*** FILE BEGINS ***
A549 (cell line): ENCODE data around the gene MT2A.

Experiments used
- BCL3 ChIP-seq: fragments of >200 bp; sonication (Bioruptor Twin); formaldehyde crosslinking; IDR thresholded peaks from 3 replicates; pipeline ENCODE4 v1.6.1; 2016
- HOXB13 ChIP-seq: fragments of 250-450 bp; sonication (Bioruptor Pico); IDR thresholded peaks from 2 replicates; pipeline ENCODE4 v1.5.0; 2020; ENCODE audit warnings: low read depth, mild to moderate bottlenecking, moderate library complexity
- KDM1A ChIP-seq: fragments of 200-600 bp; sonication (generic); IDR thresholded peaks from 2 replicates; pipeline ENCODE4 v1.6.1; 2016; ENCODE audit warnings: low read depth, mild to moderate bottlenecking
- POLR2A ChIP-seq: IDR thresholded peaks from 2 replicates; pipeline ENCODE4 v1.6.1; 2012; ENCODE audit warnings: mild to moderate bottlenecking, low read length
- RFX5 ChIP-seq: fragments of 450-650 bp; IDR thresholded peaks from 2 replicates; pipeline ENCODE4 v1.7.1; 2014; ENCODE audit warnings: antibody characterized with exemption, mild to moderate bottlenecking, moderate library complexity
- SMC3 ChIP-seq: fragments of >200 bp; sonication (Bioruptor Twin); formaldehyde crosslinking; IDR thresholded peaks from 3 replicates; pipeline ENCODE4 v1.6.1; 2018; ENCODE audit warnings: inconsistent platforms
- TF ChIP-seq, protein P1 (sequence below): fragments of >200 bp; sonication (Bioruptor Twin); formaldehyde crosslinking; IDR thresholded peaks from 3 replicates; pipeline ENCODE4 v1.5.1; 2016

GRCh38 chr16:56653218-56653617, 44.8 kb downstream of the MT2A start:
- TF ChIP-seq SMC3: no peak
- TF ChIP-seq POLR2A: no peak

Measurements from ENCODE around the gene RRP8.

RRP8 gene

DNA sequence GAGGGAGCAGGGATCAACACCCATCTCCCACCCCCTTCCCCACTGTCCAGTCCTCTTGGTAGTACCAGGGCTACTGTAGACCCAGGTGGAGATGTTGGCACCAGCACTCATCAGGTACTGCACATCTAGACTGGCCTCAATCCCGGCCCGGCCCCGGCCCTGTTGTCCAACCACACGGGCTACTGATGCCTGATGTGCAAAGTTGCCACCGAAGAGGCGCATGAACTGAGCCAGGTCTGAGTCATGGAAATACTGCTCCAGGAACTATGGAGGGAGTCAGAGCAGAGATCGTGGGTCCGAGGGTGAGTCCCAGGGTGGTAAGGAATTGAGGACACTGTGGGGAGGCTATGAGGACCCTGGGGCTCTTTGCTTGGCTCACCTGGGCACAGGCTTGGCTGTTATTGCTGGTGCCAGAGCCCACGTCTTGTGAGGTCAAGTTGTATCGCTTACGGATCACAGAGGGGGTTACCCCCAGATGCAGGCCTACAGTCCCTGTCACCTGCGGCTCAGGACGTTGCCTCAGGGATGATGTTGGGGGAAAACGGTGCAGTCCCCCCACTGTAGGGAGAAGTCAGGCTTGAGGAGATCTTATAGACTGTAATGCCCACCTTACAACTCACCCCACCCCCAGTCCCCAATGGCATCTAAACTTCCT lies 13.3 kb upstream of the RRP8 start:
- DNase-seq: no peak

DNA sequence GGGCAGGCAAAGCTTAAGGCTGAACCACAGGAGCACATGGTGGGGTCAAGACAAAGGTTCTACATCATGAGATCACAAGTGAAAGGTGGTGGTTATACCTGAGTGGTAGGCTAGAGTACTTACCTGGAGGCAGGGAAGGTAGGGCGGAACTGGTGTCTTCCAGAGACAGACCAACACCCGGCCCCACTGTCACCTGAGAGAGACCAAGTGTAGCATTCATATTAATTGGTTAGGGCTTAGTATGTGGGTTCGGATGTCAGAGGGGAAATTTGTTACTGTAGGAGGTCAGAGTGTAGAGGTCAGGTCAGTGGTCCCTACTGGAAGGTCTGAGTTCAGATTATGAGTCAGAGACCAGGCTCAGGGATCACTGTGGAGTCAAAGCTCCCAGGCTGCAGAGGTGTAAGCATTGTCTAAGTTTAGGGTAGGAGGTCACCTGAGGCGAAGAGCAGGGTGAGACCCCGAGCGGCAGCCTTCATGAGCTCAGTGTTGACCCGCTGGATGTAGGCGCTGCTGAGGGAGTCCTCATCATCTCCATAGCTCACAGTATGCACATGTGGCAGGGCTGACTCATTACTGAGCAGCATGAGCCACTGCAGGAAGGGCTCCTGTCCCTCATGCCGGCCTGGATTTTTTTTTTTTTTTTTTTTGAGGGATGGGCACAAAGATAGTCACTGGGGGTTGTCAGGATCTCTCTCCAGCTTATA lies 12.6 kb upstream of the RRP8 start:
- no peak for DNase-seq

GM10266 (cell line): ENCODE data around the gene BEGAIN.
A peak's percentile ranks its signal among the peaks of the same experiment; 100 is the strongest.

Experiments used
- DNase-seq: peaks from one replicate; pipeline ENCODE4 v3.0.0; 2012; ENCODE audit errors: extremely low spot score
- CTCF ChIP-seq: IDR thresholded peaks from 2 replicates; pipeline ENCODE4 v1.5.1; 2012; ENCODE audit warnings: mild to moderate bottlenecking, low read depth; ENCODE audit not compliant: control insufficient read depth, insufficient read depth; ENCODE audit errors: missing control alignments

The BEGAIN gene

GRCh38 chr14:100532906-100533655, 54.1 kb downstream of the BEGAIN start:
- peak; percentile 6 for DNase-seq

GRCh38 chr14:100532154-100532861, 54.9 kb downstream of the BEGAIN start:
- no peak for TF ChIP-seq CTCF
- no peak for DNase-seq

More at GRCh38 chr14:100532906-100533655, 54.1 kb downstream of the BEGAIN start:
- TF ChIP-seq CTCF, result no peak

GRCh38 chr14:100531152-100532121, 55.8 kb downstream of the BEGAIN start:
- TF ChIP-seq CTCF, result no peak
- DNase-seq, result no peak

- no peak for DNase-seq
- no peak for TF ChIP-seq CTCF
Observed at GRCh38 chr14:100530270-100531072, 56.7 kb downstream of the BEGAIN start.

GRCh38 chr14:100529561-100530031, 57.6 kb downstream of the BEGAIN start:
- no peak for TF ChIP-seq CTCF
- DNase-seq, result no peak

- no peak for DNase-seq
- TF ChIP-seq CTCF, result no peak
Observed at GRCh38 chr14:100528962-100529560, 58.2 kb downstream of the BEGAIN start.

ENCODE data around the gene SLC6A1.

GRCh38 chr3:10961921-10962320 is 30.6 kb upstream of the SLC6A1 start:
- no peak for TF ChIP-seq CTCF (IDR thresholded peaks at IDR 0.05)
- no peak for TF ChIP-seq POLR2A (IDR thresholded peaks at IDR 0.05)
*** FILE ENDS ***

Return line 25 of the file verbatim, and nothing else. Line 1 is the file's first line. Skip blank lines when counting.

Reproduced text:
GRCh38 chr14:100532906-100533655, 54.1 kb downstream of the BEGAIN start: